Existence of the Punjabi Bhangra Dhol can be dated back to the 15th century. Earlier it was used by Sikhs during the wars and later to celebrate successful harvests. This drum eventually found its way as a core instrument in modern Bhangra music.
It is a popular North Indian instrument made from a large wooden shell. Each side of the open side of Dhol is covered with Goat Skins. One side is used for the bass effect and the other for the treble. The skins are woven together with one piece of cotton rope thread. The width of a Dhol skin is around 15” generally. The player holds Dhol with a strap around his neck.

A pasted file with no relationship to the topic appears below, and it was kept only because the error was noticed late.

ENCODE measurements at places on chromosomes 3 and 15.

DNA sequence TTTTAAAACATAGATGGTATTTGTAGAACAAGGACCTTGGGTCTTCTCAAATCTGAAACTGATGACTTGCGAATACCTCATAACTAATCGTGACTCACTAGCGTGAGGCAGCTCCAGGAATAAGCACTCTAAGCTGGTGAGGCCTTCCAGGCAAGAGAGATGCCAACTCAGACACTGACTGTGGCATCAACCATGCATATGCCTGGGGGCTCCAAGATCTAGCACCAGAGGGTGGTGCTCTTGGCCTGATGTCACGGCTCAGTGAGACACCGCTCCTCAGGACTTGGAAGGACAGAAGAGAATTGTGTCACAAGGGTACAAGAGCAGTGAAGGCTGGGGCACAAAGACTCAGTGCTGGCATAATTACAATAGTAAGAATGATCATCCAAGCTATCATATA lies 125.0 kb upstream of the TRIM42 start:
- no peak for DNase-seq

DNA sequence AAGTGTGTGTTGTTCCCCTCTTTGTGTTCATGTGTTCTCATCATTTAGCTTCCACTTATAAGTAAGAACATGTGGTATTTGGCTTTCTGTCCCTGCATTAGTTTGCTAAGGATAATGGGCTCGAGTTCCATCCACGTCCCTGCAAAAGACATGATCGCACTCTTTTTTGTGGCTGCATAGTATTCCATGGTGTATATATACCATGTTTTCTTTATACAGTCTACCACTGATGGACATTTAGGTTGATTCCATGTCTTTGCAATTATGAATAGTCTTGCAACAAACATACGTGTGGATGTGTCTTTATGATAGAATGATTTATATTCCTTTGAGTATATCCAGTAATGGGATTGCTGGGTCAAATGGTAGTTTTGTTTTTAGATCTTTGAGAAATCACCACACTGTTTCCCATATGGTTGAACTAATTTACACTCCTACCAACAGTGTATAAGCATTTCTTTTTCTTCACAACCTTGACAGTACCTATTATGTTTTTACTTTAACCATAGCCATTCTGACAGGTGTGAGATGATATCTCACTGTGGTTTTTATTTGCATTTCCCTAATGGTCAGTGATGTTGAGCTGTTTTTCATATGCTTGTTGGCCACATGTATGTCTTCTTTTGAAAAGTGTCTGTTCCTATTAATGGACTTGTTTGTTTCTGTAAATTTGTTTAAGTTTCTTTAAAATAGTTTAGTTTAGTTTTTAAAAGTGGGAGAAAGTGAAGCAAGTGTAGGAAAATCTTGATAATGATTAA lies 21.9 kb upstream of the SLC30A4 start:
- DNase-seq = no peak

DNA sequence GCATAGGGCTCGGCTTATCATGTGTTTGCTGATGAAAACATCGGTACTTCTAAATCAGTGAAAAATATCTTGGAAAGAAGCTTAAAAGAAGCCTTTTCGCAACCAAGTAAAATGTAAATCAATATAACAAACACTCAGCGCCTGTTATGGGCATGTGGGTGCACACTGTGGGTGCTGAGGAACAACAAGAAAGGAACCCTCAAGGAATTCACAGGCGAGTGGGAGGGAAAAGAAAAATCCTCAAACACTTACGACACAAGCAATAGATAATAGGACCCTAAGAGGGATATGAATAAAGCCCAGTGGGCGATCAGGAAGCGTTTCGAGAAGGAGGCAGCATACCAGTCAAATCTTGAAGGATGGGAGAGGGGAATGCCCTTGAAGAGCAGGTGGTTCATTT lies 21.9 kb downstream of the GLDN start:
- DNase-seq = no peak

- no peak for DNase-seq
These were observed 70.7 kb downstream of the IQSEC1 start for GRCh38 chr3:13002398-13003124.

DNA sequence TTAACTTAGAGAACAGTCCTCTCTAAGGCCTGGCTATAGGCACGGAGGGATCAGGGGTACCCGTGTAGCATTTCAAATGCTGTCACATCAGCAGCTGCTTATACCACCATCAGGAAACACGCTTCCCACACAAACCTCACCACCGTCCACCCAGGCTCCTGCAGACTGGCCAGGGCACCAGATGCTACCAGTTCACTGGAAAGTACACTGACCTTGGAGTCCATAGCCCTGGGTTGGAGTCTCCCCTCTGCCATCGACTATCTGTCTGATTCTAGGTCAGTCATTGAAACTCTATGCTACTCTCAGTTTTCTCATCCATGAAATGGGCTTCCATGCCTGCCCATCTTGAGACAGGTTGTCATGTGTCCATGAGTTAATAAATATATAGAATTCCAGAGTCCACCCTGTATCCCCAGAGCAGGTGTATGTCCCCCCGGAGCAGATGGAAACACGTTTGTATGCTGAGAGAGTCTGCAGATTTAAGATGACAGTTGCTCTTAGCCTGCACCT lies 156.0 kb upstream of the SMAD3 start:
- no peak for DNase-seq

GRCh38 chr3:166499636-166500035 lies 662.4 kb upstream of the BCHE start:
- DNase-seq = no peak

Its crafting resembles that of Dholak, and their lengths are also the same. It’s is also tuned like the Dholak. It is done by moving the metal rings along the strings which increases or reduces the tautness of the skins as per requirement.
Punjabi Bhangra Dhol has the considerably larger diameter (approximately 40 cm) which is larger than diameter of Dholak. The large diameter helps to produce a majestic and powerful bass tone and this bass creates the atmosphere of dance and rhythm and fills dancers with vigor. Mostly the Bhangra Dhol is played with played two drumsticks called dagga and tilli.
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